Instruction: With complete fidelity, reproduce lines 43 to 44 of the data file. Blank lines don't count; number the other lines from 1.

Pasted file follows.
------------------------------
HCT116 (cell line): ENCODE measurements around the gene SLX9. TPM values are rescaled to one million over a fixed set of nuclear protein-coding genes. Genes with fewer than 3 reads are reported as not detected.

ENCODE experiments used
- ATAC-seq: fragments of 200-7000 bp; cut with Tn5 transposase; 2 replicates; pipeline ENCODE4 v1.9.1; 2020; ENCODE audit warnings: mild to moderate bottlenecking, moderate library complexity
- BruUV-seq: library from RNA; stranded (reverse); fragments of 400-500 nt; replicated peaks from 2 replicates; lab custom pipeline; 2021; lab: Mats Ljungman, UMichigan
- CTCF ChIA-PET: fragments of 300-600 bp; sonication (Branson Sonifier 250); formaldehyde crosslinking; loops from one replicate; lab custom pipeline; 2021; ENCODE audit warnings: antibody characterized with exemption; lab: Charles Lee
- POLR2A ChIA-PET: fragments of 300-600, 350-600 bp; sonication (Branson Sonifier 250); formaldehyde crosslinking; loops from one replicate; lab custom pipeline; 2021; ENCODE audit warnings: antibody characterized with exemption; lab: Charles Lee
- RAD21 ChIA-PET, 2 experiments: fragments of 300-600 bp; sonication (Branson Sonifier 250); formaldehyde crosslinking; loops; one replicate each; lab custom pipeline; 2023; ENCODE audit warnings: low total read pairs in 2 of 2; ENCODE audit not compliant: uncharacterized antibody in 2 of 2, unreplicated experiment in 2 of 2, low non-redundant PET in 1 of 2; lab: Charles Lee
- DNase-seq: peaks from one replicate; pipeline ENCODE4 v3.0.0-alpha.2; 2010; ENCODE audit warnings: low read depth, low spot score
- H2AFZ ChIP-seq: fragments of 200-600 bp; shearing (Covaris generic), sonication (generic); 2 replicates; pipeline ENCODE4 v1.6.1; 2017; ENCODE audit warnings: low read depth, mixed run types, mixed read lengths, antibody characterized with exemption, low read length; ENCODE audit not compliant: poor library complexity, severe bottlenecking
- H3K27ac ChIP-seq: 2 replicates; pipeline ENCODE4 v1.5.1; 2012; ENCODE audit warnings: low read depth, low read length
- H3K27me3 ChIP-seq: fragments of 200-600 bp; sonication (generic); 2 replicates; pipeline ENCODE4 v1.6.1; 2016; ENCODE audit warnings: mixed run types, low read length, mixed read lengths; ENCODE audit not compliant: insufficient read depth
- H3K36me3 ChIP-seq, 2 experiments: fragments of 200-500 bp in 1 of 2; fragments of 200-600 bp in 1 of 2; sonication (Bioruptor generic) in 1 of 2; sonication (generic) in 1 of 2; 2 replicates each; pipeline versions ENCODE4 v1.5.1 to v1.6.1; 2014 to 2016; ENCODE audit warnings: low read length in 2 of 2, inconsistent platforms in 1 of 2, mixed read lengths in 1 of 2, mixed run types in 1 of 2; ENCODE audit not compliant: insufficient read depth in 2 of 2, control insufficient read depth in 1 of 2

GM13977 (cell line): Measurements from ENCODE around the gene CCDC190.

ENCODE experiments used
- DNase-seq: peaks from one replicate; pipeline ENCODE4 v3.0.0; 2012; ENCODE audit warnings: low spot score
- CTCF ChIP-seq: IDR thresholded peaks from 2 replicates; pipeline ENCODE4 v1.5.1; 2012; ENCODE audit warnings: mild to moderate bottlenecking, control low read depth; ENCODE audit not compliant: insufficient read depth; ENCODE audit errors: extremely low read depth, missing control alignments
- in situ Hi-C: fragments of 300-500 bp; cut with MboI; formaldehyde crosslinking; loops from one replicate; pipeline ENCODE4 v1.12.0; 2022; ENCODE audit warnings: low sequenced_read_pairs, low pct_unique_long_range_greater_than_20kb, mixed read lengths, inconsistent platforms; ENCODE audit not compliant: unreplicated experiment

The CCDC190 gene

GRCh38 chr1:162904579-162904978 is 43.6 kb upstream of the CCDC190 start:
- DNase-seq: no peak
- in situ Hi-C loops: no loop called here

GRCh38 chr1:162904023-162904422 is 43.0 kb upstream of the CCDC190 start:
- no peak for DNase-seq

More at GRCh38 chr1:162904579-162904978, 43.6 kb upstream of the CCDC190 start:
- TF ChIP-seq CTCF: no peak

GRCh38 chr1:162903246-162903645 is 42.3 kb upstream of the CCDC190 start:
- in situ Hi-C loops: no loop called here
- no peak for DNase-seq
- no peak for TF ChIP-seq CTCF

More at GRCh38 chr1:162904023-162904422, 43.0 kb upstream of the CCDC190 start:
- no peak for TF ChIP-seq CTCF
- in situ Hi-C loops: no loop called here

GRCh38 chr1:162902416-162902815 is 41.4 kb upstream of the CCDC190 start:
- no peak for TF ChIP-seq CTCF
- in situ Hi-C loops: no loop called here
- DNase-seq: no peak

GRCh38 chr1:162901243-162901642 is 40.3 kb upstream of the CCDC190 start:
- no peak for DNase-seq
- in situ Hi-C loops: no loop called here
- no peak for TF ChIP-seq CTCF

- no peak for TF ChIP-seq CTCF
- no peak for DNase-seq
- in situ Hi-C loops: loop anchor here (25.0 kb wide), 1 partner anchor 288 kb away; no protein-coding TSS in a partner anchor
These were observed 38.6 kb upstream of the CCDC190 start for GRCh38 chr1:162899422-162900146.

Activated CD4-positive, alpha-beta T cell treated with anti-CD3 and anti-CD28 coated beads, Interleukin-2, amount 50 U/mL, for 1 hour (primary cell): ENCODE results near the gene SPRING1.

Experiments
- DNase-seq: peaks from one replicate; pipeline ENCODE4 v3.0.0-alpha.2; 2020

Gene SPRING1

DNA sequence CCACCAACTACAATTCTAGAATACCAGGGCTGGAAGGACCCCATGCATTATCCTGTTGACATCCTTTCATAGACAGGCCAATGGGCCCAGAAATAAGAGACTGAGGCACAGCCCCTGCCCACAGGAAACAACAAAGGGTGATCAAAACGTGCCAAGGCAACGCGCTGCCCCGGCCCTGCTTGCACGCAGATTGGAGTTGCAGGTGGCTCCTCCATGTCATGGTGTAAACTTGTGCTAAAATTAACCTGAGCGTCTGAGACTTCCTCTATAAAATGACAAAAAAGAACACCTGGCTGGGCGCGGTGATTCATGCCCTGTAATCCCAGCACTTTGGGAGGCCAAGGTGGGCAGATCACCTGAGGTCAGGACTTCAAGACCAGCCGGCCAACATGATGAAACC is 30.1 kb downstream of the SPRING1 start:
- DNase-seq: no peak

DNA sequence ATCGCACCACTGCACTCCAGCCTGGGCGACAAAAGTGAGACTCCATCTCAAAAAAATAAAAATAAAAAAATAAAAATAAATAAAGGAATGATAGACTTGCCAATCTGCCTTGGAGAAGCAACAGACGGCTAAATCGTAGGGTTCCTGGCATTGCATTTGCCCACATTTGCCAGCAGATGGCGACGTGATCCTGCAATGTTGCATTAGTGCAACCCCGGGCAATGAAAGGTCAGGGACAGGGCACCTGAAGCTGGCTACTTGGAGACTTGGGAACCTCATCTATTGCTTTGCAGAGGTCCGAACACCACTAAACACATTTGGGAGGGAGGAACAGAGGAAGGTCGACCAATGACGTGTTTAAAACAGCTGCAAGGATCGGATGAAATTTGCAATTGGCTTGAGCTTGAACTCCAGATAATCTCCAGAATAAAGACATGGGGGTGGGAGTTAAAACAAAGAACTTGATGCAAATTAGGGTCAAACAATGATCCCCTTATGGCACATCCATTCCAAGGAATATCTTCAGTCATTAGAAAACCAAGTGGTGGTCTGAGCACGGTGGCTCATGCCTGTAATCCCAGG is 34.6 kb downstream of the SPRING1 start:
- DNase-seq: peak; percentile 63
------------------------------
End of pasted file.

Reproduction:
- in situ Hi-C loops: loop anchor here (25.0 kb wide), 1 partner anchor 288 kb away; no protein-coding TSS in a partner anchor
These were observed 38.6 kb upstream of the CCDC190 start for GRCh38 chr1:162899422-162900146.